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Dynamic interaction of genetic risk factors and cocaine abuse in the background of Parkinsonism – a case report



Parkinsonism is a complex multifactorial neurodegenerative disorder, in which genetic and environmental risk factors may both play a role. Among environmental risk factors cocaine was earlier ambiguously linked to Parkinsonism. Former single case reports described Parkinsonism in chronic cocaine users, but an epidemiological study did not confirm an increased risk of Parkinson’s disease. Here we report a patient, who developed Parkinsonism in young age after chronic cocaine use, in whom a homozygous LRRK2 risk variant was also detected.

Case presentation

The patient was investigated because of hand tremor, which started after a 1.5-year period of cocaine abuse. Neurological examination suggested Parkinsonism, and asymmetrical pathology was confirmed by the dopamine transporter imaging study. The genetic investigations revealed a homozygous risk allele in the LRRK2 gene. After a period of cocaine abstinence, the patient’s symptoms spontaneously regressed, and the dopamine transporter imaging also returned to near-normal.


This case report suggests that cocaine abuse indeed might be linked to secondary Parkinsonism and serves as an example of a potential gene-environmental interaction between the detected LRRK2 risk variant and cocaine abuse. The reversible nature of the DaTscan pathology is a unique feature of this case, and needs further evaluation, whether this is incidental or can be a feature of cocaine related Parkinsonism.

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Pathomechanism of Parkinson’s disease (PD), which is the second most common neurodegenerative disorder, is defined by the progressive loss of dopaminergic neurons in the substantia nigra [1]. The dopaminergic system plays an important role in several vital mechanisms, such as movement control, cognition and controlling reward. For the normal functioning of dopaminergic neurons the dopamine reuptake is essential from the synaptic cleft into presynaptic neurons via dopamine transporters [2]. There are several drugs (such as cocaine) causing increased extracellular level of dopamine resulting in euphoric effects and motoric symptoms [3].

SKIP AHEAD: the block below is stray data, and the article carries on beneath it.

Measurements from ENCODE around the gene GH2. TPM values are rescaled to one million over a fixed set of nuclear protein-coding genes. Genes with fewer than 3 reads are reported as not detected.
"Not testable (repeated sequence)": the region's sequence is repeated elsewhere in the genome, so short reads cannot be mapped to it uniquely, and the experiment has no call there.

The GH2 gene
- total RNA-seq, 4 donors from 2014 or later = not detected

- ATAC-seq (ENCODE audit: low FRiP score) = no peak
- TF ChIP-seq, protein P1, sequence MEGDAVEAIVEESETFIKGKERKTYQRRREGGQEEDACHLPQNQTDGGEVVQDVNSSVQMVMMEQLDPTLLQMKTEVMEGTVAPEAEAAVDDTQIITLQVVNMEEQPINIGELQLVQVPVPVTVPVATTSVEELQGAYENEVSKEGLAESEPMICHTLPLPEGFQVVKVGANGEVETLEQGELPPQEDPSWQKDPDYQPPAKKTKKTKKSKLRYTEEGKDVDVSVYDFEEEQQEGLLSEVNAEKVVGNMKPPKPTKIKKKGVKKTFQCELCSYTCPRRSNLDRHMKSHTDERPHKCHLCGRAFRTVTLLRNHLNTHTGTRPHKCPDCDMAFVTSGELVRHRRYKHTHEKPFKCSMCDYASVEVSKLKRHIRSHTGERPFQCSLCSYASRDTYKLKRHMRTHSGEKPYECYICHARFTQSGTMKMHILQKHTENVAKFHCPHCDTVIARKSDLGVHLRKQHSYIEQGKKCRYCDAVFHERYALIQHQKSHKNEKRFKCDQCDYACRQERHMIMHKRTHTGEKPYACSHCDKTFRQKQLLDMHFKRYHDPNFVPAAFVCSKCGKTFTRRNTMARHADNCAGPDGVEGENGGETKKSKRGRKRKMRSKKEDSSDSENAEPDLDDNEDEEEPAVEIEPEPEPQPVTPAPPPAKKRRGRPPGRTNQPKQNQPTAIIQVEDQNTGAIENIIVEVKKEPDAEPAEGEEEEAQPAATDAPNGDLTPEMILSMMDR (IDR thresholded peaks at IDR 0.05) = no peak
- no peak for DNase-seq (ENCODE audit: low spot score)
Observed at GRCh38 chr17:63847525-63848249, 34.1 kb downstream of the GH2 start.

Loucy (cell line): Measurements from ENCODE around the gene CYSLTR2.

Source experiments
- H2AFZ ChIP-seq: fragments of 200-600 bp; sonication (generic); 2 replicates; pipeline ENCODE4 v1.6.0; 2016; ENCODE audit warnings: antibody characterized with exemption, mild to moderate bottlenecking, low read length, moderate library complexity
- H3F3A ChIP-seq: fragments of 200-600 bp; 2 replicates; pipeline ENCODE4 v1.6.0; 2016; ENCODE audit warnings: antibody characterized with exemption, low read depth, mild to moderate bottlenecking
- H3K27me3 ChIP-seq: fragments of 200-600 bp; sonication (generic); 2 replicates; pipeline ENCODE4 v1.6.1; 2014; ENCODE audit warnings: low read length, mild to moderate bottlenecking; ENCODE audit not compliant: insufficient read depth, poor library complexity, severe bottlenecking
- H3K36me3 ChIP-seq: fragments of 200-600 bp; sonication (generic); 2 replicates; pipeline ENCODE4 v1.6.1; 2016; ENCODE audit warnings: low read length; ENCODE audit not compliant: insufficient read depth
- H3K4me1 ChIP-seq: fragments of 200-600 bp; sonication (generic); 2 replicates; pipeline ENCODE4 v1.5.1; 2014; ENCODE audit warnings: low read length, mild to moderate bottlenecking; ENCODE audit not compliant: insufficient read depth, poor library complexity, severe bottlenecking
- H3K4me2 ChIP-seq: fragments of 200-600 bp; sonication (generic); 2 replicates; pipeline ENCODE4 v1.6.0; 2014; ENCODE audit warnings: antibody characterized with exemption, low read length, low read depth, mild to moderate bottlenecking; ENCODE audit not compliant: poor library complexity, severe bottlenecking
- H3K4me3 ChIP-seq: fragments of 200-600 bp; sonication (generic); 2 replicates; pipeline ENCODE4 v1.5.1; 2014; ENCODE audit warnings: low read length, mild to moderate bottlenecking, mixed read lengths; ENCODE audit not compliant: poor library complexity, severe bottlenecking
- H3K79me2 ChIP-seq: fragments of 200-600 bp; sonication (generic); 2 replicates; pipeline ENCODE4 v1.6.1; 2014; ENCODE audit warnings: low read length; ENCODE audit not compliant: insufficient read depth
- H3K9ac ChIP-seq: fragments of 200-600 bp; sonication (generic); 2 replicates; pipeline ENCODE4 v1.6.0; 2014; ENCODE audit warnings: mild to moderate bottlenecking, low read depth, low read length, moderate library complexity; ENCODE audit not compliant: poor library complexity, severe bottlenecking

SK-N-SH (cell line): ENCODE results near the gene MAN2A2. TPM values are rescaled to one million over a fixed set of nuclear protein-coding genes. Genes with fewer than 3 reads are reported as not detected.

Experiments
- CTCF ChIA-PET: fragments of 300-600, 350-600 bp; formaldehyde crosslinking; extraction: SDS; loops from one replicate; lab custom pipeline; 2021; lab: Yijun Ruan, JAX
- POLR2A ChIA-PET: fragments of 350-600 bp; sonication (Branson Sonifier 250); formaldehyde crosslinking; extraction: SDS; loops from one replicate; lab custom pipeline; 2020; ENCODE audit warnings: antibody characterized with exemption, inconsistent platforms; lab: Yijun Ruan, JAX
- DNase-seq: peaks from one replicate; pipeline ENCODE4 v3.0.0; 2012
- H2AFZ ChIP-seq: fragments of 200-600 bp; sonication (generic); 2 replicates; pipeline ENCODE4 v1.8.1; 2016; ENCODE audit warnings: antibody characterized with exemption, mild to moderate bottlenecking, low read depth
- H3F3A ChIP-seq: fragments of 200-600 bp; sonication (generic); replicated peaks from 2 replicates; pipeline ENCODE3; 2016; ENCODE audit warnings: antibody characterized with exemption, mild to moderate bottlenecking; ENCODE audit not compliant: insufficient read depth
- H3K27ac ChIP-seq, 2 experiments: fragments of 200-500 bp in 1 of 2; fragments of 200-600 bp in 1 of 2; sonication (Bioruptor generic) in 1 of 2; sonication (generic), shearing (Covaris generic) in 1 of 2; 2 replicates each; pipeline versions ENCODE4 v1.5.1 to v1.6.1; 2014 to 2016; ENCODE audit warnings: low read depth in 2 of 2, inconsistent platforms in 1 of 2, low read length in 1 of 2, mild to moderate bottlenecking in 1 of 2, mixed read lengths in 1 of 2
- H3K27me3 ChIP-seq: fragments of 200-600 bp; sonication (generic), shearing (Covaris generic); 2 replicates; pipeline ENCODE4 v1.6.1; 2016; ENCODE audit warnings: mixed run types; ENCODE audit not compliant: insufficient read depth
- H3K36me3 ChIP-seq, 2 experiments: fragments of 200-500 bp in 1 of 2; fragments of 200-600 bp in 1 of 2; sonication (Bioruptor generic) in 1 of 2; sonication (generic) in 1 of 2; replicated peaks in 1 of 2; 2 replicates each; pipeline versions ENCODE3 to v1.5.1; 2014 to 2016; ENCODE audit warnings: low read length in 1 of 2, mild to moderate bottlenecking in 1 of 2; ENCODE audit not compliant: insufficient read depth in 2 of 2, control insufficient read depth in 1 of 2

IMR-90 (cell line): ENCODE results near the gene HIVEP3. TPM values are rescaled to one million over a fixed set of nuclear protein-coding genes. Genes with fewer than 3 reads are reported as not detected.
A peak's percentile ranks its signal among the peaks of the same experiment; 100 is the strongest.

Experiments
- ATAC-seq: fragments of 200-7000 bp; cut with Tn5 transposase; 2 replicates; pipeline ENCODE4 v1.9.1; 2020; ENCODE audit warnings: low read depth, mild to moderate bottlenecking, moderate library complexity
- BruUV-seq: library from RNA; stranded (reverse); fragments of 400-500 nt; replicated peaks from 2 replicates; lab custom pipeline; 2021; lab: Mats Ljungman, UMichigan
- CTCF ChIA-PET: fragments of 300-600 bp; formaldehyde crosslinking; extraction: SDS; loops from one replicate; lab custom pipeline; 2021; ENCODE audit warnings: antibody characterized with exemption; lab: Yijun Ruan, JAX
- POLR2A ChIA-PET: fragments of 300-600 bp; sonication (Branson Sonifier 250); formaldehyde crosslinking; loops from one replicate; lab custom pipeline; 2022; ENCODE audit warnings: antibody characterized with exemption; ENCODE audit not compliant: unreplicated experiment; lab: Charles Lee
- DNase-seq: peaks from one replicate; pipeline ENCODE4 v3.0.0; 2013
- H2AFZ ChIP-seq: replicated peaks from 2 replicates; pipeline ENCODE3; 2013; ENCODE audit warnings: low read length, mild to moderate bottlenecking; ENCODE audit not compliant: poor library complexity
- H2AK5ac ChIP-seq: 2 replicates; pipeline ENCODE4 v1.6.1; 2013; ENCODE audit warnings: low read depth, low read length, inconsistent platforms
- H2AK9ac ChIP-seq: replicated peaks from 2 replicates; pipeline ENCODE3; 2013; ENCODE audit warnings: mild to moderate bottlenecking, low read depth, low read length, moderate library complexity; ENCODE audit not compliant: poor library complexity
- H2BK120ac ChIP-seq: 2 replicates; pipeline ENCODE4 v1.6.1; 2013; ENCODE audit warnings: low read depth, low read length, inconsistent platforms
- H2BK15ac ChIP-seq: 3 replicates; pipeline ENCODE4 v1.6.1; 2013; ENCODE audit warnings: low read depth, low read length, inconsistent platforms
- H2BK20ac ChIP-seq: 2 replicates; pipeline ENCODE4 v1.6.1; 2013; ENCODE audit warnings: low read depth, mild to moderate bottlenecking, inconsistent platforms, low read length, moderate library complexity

In case of PD, there are evidences, which suggest that dopamine transporter (DAT) dysregulation is also a factor in the disease mechanism [4]. Cocaine enhances dopaminergic signalling as it binds to DAT and blocks the reuptake of dopamine from the synaptic cleft [5]. The suspected association between cocaine abuse and the increasing risk of PD was previously described in several patients [6] although there are several cases where despite cocaine abuse no correlation with PD was observed [7].

Although the evidences for higher risk of PD among cocaine users is controversial, it is already proved that the brain structure is altered and the conformation of alpha-synuclein become more compact [8]. In PD pathogenesis the misfolded alpha-synuclein plays crucial role in the death of dopaminergic neurons therefore in the progression of PD [9]. In cocaine abusers overexpression of alpha-synuclein has been described in dopaminergic neurons, potentially increasing the risk for degenerative changes in dopaminergic neurons [10]. As SNCA is one of the most common cause of PD there are possibility that other genetic risk factors, such as PARK2, LRRK2, PINK1 and DJ-1 [11], also could contribute to the development of PD even in early age due to the cumulated effect of cocaine abuse and genetic risk.

DAT-SPECT (dopamine transporter single photon emission computed tomography) imaging enables differentiation of neurodegenerative causes of Parkinsonism, from other movement or tremor disorders where typically the DAT-SPECT study will be normal. Impaired function of DAT is reducing striatal binding of DaTSCAN, however it is not specific to PD. Several cocaine analogues labelled with 123I sufficient for SPECT binds with high affinity to DAT [12]. The most common analogue in the clinical practice is 123I-FP-CIT (DaTSCAN, GE Healthcare) [12]. The method can measure either the DAT density on the presynaptic terminal, or nigrostrital fiber density.